Misleading claims about Repent America were not the only untruth issued by Exodus and Focus on the Family. They and Stephen Bennett also claimed that the proposed revision restricts religious expression — but suspiciously, none of the groups protesting the revision were willing quote either the revision or the existing law; they even imply that hate-crime laws are not already in effect for other demographic groups that are frequent targets of violence. Had these organizations provided the facts, their supporters might have realized that neither existing law nor the revision hinder religious expression — unless one considers violent crime a valid form of religious expression. In fact, the existing law does the opposite — it protects religious expression by explicitly punishing bodily violence committed on the basis of a victim’s religious faith.

What Exodus didn’t want people of faith to know

The revision for sexual orientation, the existing federal hate-crime law and the existing sentencing guidelines solely address violent crime, not speech. Here’s the key text of the revision:

Whoever, whether or not acting under color of law, in any circumstance described in subparagraph (B), willfully causes bodily injury to any person or, through the use of fire, a firearm, or an explosive device, attempts to cause bodily injury to any person, because of the actual or perceived religion, gender, sexual orientation, or disability of any person–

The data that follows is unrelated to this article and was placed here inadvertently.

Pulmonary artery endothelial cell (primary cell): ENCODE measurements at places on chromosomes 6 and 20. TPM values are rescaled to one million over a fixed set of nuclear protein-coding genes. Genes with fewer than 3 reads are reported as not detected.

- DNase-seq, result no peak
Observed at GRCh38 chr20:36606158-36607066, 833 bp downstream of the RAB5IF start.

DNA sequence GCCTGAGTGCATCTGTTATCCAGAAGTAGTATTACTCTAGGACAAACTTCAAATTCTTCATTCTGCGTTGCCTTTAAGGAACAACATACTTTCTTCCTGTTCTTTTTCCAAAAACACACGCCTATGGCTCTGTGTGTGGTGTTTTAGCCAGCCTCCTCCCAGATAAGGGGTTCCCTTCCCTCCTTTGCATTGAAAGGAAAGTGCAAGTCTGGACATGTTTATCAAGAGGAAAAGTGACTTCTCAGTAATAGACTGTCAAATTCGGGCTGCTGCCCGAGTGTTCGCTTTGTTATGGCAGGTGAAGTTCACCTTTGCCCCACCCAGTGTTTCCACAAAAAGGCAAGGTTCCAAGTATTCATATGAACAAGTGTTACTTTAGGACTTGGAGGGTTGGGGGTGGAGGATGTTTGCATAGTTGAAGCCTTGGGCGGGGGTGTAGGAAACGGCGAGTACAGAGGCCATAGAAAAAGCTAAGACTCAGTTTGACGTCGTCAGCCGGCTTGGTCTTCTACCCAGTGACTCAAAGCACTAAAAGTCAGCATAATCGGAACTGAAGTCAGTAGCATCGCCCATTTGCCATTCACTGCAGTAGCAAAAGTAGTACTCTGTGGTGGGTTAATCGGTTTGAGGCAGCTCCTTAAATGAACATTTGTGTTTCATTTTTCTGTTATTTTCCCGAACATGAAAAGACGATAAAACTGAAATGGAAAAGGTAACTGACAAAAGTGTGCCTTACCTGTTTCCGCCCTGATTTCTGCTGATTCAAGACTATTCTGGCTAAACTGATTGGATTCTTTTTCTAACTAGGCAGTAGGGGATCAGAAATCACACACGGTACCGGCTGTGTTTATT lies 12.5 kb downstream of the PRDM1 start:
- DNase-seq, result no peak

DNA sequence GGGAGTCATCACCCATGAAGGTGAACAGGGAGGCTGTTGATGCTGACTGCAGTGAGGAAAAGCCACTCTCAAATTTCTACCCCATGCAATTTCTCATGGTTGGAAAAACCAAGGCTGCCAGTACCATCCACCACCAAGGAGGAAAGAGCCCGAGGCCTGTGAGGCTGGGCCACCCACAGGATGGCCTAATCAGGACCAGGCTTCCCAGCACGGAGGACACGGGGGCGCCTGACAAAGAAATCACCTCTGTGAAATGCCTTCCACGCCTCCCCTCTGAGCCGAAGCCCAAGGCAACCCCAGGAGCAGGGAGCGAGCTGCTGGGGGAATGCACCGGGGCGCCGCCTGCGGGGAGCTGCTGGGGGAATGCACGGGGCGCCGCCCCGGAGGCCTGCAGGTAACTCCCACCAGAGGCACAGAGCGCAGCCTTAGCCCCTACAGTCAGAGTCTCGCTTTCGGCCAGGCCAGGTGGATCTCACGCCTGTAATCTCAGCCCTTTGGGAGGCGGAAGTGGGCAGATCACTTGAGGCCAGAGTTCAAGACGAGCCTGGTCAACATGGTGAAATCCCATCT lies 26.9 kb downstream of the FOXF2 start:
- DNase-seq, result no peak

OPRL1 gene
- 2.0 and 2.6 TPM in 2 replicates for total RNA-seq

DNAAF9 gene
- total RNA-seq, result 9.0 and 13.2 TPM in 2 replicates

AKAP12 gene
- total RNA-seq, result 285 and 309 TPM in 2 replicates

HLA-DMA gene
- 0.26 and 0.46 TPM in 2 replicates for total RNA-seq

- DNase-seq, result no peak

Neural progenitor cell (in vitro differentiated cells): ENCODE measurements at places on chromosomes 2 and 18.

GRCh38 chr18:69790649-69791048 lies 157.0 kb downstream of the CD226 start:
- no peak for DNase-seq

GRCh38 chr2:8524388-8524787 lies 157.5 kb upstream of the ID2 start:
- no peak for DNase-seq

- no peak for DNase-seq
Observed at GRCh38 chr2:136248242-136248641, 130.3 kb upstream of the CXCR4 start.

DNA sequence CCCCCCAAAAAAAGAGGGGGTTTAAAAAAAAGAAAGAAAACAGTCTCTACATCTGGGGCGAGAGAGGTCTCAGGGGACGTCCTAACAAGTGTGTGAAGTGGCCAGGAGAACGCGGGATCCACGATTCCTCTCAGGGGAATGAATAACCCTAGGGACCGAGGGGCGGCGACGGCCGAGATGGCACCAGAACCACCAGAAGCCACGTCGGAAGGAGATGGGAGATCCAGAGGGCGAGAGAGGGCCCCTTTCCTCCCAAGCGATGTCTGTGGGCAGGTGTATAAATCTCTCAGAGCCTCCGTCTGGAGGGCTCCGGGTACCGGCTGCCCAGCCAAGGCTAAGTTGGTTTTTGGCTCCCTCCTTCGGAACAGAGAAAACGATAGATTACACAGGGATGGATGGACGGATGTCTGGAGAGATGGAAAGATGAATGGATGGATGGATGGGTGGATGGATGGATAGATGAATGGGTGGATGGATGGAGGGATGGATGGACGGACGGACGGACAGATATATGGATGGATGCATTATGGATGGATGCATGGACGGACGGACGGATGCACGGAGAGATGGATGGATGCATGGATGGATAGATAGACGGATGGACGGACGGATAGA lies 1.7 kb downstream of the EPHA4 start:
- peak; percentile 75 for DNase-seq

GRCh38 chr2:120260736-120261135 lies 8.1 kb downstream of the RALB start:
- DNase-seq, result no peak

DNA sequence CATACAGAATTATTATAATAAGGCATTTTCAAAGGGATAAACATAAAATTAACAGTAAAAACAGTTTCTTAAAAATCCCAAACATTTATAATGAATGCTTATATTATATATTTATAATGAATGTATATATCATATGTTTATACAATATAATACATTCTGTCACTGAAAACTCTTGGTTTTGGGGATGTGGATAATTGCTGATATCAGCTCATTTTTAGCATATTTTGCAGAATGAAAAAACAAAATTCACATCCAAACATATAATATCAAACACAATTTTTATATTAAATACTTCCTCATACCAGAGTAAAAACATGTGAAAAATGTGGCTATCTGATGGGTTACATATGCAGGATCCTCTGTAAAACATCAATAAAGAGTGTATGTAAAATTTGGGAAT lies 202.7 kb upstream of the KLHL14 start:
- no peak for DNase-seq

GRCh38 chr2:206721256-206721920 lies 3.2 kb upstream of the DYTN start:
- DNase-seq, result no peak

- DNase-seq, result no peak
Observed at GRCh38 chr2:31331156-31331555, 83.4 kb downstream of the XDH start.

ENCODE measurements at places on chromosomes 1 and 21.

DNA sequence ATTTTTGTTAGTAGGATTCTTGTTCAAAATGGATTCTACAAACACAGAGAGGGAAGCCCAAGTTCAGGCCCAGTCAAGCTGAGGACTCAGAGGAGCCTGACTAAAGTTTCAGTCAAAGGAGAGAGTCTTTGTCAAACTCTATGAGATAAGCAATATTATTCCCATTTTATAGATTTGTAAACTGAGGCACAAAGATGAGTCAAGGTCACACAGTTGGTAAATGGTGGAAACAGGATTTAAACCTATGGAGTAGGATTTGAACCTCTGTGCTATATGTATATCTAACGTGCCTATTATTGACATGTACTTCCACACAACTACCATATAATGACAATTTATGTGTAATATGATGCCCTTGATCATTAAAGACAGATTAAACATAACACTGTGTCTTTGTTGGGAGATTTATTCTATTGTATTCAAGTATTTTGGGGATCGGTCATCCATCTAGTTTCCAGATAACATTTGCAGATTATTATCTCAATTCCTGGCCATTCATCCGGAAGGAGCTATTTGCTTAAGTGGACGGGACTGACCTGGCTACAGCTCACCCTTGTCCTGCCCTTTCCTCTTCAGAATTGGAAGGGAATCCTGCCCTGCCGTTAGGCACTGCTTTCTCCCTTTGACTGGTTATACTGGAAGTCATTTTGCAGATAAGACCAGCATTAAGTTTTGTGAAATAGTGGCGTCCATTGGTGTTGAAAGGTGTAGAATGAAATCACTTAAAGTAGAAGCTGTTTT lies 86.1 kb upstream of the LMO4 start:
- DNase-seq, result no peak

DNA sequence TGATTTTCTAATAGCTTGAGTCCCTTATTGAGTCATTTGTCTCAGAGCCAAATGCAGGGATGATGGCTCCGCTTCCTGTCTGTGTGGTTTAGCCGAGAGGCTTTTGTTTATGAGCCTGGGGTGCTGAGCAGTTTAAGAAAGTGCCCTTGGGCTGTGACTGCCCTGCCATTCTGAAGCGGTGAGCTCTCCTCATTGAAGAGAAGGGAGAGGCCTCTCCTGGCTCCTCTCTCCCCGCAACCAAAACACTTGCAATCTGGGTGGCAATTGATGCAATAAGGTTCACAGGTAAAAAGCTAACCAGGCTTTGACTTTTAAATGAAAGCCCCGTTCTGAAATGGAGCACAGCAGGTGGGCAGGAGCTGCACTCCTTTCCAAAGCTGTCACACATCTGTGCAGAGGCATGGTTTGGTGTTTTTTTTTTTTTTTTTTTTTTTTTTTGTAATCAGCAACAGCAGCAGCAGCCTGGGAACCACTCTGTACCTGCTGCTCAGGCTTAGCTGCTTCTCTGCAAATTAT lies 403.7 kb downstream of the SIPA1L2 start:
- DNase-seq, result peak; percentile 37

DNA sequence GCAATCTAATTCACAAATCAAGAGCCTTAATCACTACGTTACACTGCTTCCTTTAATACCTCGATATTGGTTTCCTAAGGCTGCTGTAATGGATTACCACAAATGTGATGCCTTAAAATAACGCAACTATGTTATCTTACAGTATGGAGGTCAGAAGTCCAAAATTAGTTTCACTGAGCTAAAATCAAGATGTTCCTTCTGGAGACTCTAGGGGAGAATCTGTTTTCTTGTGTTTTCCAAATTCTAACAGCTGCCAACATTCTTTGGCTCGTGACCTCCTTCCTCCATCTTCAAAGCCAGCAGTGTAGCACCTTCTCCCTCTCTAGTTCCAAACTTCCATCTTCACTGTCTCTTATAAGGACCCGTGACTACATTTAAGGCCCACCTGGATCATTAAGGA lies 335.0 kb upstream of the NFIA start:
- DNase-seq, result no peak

(i) shall be imprisoned not more than 10 years, or fined in accordance with this title, or both; and

(ii) shall be imprisoned for any term of years or for life, or fined in accordance with this title, or both, if–

(I) death results from the acts committed in violation of this paragraph; or

(II) the acts committed in violation of this paragraph include kidnapping or an attempt to kidnap, aggravated sexual abuse or an attempt to commit aggravated sexual abuse, or an attempt to kill.

In effect, whether through deliberate intent or recklessness, Exodus and its political allies tarnished Religious Freedom Day by asserting that violence against homosexuals is a valid form of religious expression that is threatened by hate-crime laws.

Several other web sites have noted that, since federal hate-crime laws were established in 1994, anti-Semitic protests and KKK rallies have continued unhindered. Adding sexual orientation to the existing laws does not prevent Repent America, Exodus, or for that matter gay activists from protesting — rather, the addition seeks to emphasize that violent crime on account of the victim’s heterosexuality or homosexuality will not be excused or overlooked by authorities.

There is legitimate cause for concern as to whether hate crime laws in general go too far in punishing the intent behind a violent crime based on race, gender or other considerations. Unfortunately, instead of raising legitimate arguments about violent crime and its intent, Exodus has chosen to tell untruths to people of faith, to stoke unjustifiable anger and fear, and to conflate valid religious expression with violent crime.

Jim Burroway of Box Turtle Bulletin offers excellent further analysis of the federal legislation. He contrasts the facts with the ex-gay political spin of Focus on the Family and Exodus.